Centurion: India captain Virat Kohli wears his heart on his sleeves. In fact, it is his aggression mixed with his quality to score runs at will that makes him a favourite even with the otherwise ruthless Australians. But one man who seems to be giving Kohli a run for his money and dominating headlines these days is Australia skipper Steve Smith. With his power-packed display in the just concluded Ashes, people have already started calling him the second best Australian batsman ever after Sir Donald Bradman.
Steve Smith’s last five Test scores read 141*, 40, 6, 239, 76, 102* and 83. For Kohli, the stats read 42, 0, 104*, 213, 243, 50, 5 and 28. Yes, Kohli might have scored most of these runs against a slightly weaker opposition in Sri Lanka, but that takes nothing away from the fact that he has proved himself against every opposition in world cricket. And the debate on who among Kohli, Smith, Joe Root and Kane Williamson is the best batsman in the world at present gets more interesting.
While most former cricketers refuse to get engulfed in the debate, former Australia and South Africa star Kepler Wessels has a nice explanation to the never-ending question. Speaking to CricketNext, Wessels said that while Kohli is definitely a showman, Smith is a work of art in the way he scores run. He feels that Root and Williamson are both technically very sound.
“I think Kohli is terrific and I like the aggressive brand of cricket he plays. I like the way he can turn a match and the impact he has across all three formats. He is definitely one of the best batsmen at the moment. I like his personality and his aggression and the way he takes the game to the opposition. I think his leadership skills have been pretty good so far and it runs on the rest of the players.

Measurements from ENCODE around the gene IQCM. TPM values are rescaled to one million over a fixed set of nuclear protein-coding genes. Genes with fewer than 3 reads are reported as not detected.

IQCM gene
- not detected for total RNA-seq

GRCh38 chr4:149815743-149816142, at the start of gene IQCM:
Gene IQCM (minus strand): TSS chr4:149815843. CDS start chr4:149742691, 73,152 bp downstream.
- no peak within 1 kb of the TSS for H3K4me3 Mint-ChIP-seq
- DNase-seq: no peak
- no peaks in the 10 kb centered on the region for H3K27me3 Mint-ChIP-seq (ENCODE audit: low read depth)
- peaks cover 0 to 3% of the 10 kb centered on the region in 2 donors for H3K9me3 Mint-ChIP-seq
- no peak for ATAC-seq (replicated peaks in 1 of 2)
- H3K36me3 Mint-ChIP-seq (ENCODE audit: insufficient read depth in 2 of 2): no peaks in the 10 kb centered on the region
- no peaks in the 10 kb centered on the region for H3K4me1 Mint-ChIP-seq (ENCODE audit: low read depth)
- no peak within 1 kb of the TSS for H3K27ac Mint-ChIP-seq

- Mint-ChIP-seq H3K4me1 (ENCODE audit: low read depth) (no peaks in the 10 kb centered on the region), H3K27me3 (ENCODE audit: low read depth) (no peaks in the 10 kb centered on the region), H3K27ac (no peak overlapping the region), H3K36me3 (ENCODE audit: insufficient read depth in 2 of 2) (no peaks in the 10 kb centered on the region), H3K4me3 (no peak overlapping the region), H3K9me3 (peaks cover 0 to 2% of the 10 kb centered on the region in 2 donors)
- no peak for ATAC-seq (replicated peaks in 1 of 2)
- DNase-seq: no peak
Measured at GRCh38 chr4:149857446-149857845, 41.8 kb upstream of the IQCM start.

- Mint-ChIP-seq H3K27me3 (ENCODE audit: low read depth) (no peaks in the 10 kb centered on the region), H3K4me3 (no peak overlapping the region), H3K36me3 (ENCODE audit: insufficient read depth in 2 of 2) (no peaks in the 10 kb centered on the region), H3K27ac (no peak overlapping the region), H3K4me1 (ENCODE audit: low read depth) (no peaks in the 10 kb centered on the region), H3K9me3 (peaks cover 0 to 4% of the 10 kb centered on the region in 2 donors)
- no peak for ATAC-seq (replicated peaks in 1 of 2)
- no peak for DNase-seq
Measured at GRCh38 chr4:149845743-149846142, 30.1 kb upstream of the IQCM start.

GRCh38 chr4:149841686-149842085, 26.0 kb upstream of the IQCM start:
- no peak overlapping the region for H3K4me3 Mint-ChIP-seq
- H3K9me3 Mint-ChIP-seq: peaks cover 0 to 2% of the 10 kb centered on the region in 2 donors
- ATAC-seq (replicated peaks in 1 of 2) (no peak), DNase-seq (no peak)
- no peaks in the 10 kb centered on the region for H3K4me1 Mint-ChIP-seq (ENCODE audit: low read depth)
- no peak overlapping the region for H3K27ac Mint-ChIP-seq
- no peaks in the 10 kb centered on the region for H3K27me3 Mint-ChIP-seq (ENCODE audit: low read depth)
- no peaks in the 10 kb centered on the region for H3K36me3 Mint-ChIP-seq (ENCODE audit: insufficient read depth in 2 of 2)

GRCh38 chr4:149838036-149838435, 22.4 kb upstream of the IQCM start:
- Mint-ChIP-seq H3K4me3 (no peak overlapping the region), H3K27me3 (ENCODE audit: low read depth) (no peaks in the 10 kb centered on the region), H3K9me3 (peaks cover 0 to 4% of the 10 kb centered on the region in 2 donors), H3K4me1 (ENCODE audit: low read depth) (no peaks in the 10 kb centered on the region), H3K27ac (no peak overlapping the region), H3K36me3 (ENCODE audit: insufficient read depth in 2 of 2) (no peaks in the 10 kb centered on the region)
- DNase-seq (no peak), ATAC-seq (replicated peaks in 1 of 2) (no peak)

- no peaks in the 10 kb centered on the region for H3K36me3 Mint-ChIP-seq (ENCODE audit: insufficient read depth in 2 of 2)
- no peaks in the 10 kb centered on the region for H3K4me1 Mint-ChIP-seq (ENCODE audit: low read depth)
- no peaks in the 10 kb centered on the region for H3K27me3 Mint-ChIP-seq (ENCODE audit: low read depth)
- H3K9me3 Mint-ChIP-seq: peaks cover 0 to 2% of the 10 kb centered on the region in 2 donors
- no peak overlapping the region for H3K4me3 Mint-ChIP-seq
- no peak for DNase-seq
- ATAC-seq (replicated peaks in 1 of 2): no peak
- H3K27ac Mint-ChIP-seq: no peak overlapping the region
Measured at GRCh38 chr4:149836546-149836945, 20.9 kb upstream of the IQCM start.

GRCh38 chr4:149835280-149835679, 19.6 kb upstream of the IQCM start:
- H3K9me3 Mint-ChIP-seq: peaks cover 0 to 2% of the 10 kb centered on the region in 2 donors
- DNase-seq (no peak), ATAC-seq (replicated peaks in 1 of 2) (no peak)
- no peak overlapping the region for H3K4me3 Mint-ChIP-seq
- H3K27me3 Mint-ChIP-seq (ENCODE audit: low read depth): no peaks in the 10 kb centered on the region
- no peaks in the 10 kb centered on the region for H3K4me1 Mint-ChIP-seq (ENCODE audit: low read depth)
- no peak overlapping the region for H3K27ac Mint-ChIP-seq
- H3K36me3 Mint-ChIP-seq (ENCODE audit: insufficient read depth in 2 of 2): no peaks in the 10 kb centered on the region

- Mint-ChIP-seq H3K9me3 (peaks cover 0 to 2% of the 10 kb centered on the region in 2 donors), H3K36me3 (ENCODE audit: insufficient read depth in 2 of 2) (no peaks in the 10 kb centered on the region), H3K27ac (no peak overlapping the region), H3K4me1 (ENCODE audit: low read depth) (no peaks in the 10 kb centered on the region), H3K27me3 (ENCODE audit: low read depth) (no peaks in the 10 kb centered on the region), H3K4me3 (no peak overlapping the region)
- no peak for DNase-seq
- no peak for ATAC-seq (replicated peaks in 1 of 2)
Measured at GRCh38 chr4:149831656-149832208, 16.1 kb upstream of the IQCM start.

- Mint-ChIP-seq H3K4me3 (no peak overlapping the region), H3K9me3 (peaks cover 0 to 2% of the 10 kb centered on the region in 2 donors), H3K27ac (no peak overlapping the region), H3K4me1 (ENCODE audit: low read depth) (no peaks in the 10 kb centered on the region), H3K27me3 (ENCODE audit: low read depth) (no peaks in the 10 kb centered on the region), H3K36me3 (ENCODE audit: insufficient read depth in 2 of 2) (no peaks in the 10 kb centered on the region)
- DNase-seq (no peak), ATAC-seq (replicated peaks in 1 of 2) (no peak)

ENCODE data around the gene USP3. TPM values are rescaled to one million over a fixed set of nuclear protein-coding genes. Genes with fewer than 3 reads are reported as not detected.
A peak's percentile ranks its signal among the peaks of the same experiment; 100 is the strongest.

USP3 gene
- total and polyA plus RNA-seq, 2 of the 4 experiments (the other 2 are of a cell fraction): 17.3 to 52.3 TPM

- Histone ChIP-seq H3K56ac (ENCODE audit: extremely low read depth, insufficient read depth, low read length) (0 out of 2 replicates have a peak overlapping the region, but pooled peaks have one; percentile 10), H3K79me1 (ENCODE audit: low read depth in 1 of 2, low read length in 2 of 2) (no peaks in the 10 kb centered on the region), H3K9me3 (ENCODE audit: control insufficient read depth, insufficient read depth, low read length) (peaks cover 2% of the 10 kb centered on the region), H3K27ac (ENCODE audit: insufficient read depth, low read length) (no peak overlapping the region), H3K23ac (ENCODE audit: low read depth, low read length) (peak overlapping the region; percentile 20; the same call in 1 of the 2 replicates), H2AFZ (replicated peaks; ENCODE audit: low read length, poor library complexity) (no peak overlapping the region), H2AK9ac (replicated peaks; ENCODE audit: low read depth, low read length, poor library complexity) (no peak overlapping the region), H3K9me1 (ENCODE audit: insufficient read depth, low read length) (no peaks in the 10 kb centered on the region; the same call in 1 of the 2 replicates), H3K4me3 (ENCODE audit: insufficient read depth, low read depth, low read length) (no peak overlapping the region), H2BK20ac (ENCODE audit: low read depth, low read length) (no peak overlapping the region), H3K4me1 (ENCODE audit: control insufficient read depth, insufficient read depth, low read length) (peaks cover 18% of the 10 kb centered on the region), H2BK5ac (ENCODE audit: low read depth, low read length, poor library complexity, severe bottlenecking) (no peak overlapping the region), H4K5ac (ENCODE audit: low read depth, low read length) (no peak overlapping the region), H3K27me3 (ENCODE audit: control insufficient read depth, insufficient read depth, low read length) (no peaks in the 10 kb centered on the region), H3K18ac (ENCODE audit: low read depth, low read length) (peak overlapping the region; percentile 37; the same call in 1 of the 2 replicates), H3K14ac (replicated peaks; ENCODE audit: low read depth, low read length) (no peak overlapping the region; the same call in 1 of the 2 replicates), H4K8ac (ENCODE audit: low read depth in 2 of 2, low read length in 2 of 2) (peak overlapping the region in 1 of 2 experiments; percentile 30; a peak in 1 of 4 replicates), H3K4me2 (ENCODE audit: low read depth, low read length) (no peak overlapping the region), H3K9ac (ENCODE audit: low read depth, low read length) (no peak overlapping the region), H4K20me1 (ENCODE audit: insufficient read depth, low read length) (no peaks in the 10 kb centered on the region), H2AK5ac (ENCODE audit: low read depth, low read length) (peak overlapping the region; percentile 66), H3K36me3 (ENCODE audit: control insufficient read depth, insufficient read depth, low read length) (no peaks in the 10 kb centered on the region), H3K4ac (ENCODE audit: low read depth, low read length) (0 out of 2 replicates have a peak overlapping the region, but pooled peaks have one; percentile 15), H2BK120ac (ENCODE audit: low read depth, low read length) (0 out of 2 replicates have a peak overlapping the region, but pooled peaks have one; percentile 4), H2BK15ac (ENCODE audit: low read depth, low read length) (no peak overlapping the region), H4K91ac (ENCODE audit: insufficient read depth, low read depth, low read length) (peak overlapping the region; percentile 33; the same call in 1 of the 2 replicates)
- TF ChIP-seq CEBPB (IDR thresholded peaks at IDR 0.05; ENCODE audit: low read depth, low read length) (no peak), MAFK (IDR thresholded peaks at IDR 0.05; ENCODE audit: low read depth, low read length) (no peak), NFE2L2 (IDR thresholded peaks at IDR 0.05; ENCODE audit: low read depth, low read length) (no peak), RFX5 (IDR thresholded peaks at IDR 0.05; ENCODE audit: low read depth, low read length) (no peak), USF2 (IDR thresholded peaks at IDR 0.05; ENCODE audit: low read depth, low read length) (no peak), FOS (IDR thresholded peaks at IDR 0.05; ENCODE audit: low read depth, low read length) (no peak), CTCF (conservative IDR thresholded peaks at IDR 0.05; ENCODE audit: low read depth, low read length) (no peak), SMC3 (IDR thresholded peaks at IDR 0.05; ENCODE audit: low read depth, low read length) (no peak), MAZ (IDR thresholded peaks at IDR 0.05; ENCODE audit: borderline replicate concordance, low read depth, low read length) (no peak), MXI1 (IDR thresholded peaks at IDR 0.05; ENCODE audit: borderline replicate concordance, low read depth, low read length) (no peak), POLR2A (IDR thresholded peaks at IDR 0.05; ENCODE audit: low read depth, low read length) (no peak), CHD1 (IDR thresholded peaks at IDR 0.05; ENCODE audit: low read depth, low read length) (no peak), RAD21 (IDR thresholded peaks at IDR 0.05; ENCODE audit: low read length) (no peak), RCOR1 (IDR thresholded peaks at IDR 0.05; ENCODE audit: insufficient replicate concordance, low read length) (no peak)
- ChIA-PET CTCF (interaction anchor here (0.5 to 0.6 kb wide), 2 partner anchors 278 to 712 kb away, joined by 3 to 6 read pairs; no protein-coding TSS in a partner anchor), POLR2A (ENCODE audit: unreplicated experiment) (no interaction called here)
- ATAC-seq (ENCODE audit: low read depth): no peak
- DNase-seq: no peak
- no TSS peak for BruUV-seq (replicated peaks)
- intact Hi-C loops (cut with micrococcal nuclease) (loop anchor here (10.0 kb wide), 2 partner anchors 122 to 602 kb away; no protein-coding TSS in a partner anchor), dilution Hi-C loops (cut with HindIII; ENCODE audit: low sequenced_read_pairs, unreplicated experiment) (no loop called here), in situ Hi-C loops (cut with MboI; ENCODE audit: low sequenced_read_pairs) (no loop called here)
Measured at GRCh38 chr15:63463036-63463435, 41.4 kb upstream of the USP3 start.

“Look it’s always difficult to compare players because they play under different conditions, in different circumstances and also for different teams. They all have been superb in modern day cricket. But Kohli is more adventurous probably than the other three. Smith is just phenomenal in the way he puts runs together at the crease, Root is very correct (in his approach) as is Williamson,” he said.
This aggressive approach of Kohli saw him chase a ball on the fourth stump and edge it behind off Morne Morkel in the first innings of the first Test. But Wessels is not too perturbed and feels that a batsman of his calibre will soon find a way to tackle this issue.
“Well the South Africans will definitely target him in that fourth stumps channel outside off stump and get that ball to bounce. They feel they have got a chance there to get him out early in the innings. You know he is a good player and he will find his way out to counter that,” he said.
The Indians were found wanting even in the second innings as they failed to chase down 208 and Wessels feels that batting for longer periods of time will hold the key in these conditions.
“They really got to apply themselves in these conditions and you got to be prepared to be patient to bat for long periods. So that is the basic difference of batting on the sub-continent and here in these conditions,” he revealed.